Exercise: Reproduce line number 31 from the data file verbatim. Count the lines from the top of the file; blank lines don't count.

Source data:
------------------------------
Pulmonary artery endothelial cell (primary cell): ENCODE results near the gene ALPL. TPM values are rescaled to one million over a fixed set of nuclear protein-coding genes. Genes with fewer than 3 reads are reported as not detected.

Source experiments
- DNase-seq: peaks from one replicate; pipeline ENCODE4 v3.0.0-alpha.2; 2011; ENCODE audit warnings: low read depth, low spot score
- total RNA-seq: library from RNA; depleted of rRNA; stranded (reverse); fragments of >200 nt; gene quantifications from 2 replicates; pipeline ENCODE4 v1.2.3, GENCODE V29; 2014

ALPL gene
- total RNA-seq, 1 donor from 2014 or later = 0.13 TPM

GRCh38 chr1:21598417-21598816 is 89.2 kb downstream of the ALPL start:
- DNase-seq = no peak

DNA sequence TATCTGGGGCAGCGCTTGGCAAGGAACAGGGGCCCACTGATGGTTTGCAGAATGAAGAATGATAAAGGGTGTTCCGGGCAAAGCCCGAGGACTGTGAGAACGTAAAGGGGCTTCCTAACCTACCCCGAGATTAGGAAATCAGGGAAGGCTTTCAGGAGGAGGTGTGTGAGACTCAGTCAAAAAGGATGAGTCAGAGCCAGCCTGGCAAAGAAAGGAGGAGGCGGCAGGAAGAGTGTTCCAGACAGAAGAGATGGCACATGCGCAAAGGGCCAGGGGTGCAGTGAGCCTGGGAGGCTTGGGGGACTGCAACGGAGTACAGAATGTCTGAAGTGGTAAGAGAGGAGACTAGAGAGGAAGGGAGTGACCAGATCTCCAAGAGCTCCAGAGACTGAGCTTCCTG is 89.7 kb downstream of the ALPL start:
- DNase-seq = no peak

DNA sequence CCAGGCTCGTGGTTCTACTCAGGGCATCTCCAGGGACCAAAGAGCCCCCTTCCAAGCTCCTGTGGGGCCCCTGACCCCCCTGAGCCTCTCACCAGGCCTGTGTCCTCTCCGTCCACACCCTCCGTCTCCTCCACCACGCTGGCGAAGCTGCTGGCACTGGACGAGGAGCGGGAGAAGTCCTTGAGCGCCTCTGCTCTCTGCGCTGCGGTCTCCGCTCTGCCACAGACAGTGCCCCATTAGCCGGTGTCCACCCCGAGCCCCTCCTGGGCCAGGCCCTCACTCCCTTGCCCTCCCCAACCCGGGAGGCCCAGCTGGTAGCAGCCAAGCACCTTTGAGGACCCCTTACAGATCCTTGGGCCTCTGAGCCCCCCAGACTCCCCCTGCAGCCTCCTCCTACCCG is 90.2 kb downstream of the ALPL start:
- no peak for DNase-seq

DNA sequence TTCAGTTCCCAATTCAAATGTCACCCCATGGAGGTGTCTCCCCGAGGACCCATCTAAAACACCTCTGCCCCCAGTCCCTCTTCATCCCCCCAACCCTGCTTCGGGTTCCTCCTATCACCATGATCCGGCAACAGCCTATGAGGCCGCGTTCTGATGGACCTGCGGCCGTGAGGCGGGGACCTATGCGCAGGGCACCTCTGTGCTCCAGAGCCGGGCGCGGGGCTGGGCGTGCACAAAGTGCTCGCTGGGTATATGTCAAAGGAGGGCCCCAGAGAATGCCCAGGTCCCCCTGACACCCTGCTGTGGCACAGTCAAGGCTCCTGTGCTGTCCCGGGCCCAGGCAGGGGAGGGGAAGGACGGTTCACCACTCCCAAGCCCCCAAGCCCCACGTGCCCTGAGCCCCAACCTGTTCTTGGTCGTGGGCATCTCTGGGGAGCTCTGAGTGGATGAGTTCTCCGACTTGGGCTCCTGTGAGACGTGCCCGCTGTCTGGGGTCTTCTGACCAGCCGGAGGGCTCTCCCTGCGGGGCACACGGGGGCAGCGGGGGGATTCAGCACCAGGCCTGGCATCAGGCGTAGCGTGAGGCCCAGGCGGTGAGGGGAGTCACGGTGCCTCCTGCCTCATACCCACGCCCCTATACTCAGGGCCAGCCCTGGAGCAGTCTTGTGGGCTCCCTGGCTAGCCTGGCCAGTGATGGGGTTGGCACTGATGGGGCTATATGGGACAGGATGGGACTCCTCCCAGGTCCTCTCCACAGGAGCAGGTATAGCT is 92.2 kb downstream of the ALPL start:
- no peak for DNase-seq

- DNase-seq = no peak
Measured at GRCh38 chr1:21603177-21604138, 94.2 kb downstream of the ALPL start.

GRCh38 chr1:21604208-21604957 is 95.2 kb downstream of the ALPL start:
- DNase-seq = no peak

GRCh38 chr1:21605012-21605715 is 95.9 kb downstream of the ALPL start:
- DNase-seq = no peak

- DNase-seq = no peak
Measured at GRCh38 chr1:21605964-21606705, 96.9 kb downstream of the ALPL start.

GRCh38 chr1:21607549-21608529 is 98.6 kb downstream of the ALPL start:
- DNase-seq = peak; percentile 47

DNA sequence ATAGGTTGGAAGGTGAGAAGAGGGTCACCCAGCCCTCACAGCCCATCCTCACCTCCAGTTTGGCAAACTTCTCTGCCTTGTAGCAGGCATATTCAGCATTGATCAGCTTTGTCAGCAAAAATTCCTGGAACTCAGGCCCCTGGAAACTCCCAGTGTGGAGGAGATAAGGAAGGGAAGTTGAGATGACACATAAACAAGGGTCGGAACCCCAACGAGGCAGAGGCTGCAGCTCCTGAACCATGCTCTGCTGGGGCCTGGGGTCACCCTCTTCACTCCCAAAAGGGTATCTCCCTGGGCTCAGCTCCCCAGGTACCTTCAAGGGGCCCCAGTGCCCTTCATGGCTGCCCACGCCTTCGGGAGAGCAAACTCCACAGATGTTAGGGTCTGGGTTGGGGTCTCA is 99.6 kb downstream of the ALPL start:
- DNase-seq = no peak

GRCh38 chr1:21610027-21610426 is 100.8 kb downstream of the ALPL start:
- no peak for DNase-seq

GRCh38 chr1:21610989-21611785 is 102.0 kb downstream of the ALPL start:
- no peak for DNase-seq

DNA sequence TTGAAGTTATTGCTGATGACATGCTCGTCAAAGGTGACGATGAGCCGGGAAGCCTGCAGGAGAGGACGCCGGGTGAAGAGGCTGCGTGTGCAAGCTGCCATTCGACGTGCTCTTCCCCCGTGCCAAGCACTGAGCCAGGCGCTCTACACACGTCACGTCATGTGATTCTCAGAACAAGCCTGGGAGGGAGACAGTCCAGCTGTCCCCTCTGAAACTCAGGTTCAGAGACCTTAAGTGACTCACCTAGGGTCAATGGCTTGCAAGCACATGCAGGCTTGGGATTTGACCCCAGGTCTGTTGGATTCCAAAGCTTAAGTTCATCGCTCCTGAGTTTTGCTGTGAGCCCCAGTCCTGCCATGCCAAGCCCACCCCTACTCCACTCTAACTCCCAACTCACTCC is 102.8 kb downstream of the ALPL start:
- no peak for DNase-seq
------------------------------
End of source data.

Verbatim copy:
DNA sequence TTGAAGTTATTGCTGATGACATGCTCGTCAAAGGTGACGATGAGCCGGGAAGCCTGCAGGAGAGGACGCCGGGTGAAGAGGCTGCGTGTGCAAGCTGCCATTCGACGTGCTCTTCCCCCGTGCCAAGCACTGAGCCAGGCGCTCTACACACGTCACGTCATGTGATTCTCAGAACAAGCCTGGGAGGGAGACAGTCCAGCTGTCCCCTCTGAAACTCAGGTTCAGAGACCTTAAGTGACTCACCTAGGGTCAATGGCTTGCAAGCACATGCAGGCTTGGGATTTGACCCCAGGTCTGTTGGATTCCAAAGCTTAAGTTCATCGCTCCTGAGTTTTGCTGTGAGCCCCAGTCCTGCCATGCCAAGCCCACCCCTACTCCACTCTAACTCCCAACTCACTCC is 102.8 kb downstream of the ALPL start: